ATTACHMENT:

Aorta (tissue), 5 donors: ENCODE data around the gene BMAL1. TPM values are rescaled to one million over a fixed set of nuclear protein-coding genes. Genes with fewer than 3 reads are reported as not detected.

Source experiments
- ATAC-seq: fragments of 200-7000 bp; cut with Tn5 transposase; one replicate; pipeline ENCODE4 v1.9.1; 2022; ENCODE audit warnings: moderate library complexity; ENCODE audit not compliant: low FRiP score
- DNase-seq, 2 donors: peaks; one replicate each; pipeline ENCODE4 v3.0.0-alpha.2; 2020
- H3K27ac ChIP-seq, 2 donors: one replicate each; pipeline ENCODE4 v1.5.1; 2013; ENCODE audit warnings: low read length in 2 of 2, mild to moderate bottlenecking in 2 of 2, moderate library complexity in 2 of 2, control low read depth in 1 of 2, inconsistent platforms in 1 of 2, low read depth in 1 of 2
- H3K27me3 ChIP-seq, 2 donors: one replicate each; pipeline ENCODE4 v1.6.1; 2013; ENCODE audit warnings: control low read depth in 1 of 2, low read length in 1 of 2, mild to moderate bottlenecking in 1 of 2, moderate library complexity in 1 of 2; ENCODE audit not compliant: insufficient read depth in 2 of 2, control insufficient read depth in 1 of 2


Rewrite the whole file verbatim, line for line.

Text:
Aorta (tissue), 5 donors: ENCODE data around the gene BMAL1. TPM values are rescaled to one million over a fixed set of nuclear protein-coding genes. Genes with fewer than 3 reads are reported as not detected.

Source experiments
- ATAC-seq: fragments of 200-7000 bp; cut with Tn5 transposase; one replicate; pipeline ENCODE4 v1.9.1; 2022; ENCODE audit warnings: moderate library complexity; ENCODE audit not compliant: low FRiP score
- DNase-seq, 2 donors: peaks; one replicate each; pipeline ENCODE4 v3.0.0-alpha.2; 2020
- H3K27ac ChIP-seq, 2 donors: one replicate each; pipeline ENCODE4 v1.5.1; 2013; ENCODE audit warnings: low read length in 2 of 2, mild to moderate bottlenecking in 2 of 2, moderate library complexity in 2 of 2, control low read depth in 1 of 2, inconsistent platforms in 1 of 2, low read depth in 1 of 2
- H3K27me3 ChIP-seq, 2 donors: one replicate each; pipeline ENCODE4 v1.6.1; 2013; ENCODE audit warnings: control low read depth in 1 of 2, low read length in 1 of 2, mild to moderate bottlenecking in 1 of 2, moderate library complexity in 1 of 2; ENCODE audit not compliant: insufficient read depth in 2 of 2, control insufficient read depth in 1 of 2